1        0        1        0        0        0
1        0        0        1        0        0
1        0        0        0        1        0
1        0        0        0        0        1
[72 rows omitted]
Terms:
'Intercept' (column 0)
'a' (columns 1:6)
(to view full data, use np.asarray(this_obj))
``````
``````# copy X and demean
X_demeaned = (X - X.mean(axis=0, keepdims=True))
X_demeaned[:,0] = 1
``````
``````y = rng.normal(size = X.shape[0])
b_hat = np.linalg.pinv(X) @ y
b2_hat = np.linalg.pinv(X_demeaned) @ y
``````
``````\$ b_hat
array([-0.02506107, -0.12104892, -0.13902483,  0.06096995,  0.12607575,
-0.19719659])
``````
``````\$ b2_hat
array([-0.07009851, -0.12104892, -0.13902483,  0.06096995,  0.12607575,
-0.19719659])
``````

Notice that the first parameter – the “intercept” – matches the mean of the data with the demeaned matrix.

``````\$ y.mean()
-0.07009851317080741
``````

Without demeaning, the intercept parameter corresponds to the mean of the first group

``````\$ y.mean(where=[~np.any(X[x,1:]) for x in range(X.shape[0])])
-0.025061072220387864
``````

But all of the other parameters are the same

``````\$ np.allclose(b_hat[1:], b2_hat[1:])
True
``````

If you want to convince yourself of some other features about demeaning (e.g., goodness of fit, residuals), take a look at the results generated by `statsmodels`

``````import statsmodels.api as sm
sm.OLS(y, X).fit().summary()
``````

Since it sounds like the binary case is intuitive, it may help to view each of these dummy columns as indicating an isolated binary variable corresponding to whether a scan was collected at scanner “x” vs any of the others (e.g., second scanner vs not second scanner is a binary variable, another is third scanner vs not third, etc).

Regarding the number of columns, whether this matters again depends on the situation. In general, there are ways to get estimates of the parameters when the model is overloaded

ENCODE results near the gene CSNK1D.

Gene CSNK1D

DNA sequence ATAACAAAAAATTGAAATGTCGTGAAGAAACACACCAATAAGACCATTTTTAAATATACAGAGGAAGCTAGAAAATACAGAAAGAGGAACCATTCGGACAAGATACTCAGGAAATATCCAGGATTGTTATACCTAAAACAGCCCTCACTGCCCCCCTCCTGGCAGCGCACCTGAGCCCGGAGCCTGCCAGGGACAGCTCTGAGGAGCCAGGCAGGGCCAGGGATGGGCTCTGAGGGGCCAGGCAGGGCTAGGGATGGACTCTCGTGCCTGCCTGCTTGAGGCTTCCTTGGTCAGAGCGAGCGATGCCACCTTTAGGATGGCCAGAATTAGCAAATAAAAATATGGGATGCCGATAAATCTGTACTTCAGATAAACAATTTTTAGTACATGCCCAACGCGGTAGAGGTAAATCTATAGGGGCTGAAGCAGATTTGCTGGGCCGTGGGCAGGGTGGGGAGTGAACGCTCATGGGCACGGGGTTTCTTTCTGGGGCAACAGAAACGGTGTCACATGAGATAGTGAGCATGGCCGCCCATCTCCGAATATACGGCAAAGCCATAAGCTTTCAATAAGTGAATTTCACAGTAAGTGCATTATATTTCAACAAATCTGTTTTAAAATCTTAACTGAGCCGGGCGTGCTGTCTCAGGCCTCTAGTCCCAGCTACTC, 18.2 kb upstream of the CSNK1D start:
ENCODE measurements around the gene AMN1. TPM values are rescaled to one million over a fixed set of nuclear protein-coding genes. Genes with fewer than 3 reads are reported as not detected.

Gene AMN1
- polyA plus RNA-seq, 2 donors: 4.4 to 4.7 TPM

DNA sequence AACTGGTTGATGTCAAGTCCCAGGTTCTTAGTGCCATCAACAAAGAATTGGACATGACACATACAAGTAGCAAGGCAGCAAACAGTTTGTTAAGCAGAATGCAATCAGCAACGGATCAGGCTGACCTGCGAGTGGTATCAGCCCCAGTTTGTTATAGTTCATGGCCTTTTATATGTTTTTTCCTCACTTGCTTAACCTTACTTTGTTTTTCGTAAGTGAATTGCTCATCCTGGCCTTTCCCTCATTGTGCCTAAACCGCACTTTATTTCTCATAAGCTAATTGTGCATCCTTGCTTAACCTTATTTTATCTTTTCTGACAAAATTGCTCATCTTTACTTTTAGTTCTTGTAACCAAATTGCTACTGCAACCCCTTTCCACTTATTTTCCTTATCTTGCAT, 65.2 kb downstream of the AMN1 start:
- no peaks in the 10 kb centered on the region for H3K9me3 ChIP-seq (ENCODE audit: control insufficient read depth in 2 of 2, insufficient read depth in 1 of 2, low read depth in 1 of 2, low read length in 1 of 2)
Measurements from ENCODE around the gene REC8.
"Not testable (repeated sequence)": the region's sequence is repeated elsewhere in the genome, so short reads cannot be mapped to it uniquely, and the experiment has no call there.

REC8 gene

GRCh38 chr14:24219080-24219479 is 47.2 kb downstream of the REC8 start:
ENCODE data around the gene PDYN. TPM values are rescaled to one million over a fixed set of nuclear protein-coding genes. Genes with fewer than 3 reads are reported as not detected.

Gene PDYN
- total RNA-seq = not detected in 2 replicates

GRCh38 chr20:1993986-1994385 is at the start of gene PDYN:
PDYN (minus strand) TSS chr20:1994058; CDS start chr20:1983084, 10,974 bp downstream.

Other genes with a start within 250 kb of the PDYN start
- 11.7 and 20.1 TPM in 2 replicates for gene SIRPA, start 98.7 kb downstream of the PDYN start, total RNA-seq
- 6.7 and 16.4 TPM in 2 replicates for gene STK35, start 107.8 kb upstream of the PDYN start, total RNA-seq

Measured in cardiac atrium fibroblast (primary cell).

``````X_all = patsy.dmatrix("0 + a", patsy.demo_data("a", nlevels=6, min_rows=100))
# array([-0.06008444,  0.03502337, -0.08602556, -0.10400146,  0.09599332,
0.16109912, -0.16217323])
``````

Though, issues can arise because the parameters are no longer identified; e.g., you could get the same predictions with the 7-element vector above as another vector that has 1 added to the first element and 1/6 subtracted from the others. If it helps, think about how you’d use just one column for representing a binary variable.

Here, the “intercept” is just the sum of the other columns

``````b3=np.linalg.pinv(X_overloaded) @ y
(b3[0] - b3[1:].sum())
# 7.632783294297951e-17
``````

And the other columns plus that first element give the group averages

``````b3[0] + b3[1:]
# array([-0.02506107, -0.14611   , -0.1640859 ,  0.03590888,  0.10101468,
-0.22225767])
``````

All of this gets even trickier with multiple factors/categories. But similar ideas apply. In particular, if you’re comparing across groups (especially if their membership is encoded in the design matrix), make sure to think through how the presence of other factors and their default/baseline values will influence your results.

(And, again, I’m not sure about combat, so I’m no help with those considerations)